Of all the things this Russian-Ukrainian war makes me think about, I did not expect the catacombs of Paris to be one of them. And yet, now that they’re in my head, it makes perfect sense.

Almost six years ago, I visited those catacombs and wrote this, which perfectly conveys what I’m starting to feel toward the newest war in Europe:

I was not disturbed by the presence of the bones of dead humans. I mean, they aren’t that different from the bones of live humans, and I’m around the live ones constantly and I even have my own full set! I was not disturbed by how neatly and carefully they had been arranged, clearly meant to be looked at. I was not disturbed by how more recent people had capitalized on the bones of long-forgotten people. I was not disturbed by tourists making jokes, wondering how certain holes had gotten into certain skulls, and smiling for pictures.

I was disturbed by the fact that none of the above disturbed me.


You see? The desensitization to death, tragedy made for viewing, the few capitalizing on tragedy paid for by others, the foreigners making jokes and theories and getting photo ops without understanding the weight of what they’re looking at. Finally, my own brain adapting to all these fucked up things, allowing them to become normal, allowing me to move on with my life. I know it has to happen, but it feels like a betrayal to my fellow humans. And yet, I’ve done it before, for every tragedy and conflict and war I’ve already lived through.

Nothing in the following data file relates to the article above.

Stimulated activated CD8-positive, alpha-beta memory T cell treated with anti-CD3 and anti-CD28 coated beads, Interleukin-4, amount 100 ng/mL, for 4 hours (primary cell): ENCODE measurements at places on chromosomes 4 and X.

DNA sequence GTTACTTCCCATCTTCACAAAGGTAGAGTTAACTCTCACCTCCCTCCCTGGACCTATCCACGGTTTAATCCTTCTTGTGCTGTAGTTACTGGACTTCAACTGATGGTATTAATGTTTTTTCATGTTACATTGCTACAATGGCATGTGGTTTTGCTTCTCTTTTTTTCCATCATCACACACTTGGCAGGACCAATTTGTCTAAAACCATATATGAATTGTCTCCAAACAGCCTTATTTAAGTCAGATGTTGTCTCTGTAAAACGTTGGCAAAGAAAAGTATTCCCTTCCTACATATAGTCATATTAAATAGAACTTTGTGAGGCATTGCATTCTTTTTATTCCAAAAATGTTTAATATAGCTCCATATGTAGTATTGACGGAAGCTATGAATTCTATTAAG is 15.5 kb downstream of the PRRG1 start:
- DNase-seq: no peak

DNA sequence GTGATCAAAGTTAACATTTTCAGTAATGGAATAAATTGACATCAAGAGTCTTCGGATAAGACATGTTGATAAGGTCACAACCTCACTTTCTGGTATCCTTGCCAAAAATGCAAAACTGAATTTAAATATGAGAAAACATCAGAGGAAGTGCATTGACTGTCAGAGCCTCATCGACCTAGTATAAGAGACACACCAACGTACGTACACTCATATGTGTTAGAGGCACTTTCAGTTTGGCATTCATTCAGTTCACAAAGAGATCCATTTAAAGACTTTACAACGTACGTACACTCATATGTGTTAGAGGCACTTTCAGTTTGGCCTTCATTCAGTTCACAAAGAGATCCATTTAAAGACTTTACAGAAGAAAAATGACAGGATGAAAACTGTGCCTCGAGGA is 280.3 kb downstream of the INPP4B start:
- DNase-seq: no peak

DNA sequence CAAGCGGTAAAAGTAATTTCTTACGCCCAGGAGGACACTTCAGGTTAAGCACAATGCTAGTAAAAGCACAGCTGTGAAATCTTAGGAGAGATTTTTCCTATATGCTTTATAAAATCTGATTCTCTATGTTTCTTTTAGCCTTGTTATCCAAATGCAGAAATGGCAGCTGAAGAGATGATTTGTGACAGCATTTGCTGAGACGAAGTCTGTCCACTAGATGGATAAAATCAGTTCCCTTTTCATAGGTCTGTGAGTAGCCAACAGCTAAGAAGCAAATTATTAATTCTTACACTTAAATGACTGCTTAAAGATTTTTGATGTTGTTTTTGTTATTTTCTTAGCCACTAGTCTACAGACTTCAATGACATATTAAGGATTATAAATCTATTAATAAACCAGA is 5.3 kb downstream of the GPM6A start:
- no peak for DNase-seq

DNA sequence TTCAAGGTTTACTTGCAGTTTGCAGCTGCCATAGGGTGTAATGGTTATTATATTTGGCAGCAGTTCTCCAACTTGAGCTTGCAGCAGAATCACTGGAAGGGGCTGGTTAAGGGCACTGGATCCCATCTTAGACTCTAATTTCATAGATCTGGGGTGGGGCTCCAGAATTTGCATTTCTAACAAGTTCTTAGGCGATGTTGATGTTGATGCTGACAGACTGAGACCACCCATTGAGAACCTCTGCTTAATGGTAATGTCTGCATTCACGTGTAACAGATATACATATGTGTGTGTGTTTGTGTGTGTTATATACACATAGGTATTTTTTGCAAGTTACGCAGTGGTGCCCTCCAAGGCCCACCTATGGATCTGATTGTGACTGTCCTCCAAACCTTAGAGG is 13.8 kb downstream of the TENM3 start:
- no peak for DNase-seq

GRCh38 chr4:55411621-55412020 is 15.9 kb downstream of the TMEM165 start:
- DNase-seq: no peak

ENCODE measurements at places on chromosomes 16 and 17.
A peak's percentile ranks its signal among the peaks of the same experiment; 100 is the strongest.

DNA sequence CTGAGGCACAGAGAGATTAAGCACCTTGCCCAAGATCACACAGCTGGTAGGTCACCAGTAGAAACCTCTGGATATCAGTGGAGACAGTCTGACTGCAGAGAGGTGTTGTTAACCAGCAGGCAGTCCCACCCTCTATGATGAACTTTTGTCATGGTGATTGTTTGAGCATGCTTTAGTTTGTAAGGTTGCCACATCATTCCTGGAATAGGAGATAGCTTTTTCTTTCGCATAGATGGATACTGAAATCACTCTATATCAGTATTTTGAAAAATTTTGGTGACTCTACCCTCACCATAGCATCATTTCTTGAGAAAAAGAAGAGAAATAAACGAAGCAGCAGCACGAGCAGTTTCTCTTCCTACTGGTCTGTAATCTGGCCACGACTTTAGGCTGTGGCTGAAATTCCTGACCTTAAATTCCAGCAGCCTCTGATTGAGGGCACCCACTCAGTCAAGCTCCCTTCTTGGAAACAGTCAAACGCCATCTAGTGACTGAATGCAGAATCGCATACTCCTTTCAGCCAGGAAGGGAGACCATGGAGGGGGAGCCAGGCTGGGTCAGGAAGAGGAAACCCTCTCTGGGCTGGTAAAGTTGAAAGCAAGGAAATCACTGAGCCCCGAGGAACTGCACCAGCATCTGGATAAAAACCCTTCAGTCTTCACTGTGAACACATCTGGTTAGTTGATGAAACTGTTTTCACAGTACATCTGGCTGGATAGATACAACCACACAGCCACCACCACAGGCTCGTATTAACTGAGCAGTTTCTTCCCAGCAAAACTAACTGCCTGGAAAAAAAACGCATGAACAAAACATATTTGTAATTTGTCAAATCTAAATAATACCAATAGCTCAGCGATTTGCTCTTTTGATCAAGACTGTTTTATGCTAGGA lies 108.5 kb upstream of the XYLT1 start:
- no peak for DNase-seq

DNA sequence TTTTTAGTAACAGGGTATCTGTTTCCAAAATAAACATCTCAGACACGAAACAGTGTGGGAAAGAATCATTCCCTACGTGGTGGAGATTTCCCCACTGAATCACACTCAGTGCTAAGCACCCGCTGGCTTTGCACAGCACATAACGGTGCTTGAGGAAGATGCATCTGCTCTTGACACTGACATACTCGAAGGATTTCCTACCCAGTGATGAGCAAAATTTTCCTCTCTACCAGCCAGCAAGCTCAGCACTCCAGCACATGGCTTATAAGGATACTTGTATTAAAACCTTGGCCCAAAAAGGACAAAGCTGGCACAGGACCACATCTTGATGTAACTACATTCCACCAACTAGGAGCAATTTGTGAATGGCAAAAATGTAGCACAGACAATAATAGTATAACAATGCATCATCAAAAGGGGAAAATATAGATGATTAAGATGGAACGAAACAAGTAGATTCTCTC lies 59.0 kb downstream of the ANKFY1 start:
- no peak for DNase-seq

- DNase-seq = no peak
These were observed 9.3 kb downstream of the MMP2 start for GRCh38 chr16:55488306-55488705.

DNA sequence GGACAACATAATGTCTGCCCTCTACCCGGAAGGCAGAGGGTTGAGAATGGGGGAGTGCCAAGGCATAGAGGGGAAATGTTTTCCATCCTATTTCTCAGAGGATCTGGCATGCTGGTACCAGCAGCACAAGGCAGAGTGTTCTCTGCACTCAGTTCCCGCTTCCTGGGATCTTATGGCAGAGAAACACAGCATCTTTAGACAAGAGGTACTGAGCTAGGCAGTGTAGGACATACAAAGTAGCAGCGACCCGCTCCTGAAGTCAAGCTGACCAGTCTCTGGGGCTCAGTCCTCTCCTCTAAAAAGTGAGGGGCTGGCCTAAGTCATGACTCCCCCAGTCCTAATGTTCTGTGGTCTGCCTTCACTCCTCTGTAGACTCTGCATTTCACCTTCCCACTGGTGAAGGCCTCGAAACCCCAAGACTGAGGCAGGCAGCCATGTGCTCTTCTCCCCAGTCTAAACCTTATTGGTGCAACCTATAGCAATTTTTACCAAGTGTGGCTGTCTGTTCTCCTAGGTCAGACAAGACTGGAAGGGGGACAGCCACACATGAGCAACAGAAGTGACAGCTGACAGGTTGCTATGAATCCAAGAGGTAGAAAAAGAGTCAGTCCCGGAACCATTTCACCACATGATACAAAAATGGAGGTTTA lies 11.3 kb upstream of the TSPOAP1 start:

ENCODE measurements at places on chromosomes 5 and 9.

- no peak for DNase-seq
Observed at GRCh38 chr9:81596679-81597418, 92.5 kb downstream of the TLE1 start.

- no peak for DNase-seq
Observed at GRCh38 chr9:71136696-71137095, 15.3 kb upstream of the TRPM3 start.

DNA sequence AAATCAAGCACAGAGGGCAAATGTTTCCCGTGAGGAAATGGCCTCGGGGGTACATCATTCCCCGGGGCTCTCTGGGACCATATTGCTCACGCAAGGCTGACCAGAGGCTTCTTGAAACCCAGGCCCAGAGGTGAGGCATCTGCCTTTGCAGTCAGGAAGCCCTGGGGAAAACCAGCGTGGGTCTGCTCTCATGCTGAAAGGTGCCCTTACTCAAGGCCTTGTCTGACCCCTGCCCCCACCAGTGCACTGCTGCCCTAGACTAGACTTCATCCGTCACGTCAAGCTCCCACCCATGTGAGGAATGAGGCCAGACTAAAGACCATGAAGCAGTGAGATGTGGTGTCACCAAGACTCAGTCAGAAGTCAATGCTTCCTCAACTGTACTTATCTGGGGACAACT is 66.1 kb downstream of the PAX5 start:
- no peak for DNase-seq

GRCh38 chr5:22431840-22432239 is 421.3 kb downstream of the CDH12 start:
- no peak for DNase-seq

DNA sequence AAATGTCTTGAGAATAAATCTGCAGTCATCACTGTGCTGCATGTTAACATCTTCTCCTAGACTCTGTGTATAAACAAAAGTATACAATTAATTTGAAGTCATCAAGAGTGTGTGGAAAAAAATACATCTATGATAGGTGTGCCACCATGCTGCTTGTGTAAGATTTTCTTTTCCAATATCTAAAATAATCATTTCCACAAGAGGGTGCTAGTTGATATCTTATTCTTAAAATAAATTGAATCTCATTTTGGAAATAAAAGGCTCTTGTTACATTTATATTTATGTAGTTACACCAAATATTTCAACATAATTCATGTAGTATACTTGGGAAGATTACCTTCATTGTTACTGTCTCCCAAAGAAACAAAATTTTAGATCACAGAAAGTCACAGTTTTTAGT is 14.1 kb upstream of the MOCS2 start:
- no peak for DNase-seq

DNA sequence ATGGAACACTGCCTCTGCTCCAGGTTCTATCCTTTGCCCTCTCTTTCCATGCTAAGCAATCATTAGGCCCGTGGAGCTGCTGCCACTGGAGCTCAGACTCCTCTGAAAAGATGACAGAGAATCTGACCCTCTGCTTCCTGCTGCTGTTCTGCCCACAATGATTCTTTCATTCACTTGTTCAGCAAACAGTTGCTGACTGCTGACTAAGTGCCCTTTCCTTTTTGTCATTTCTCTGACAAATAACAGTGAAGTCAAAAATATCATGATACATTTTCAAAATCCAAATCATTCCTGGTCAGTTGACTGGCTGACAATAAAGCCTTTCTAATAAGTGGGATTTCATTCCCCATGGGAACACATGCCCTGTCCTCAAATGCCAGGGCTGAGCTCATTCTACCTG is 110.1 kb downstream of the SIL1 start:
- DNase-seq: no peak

To say war is an awful thing would be a lie. It is not. War is a convergence of many, many, unthinkably awful things. It is several times as many awful things as there are people involved. There are the recipients of awful things and the perpetrators of awful things and the puppet masters of awful things and many who are more than one. It’s so awful that it’s impossible for people to wrap our heads around it, and those who come closest to understanding are irrevocably changed.

I am nowhere close to understanding, so I’ll stop here and leave you with the hope that you never come close to understanding, either.


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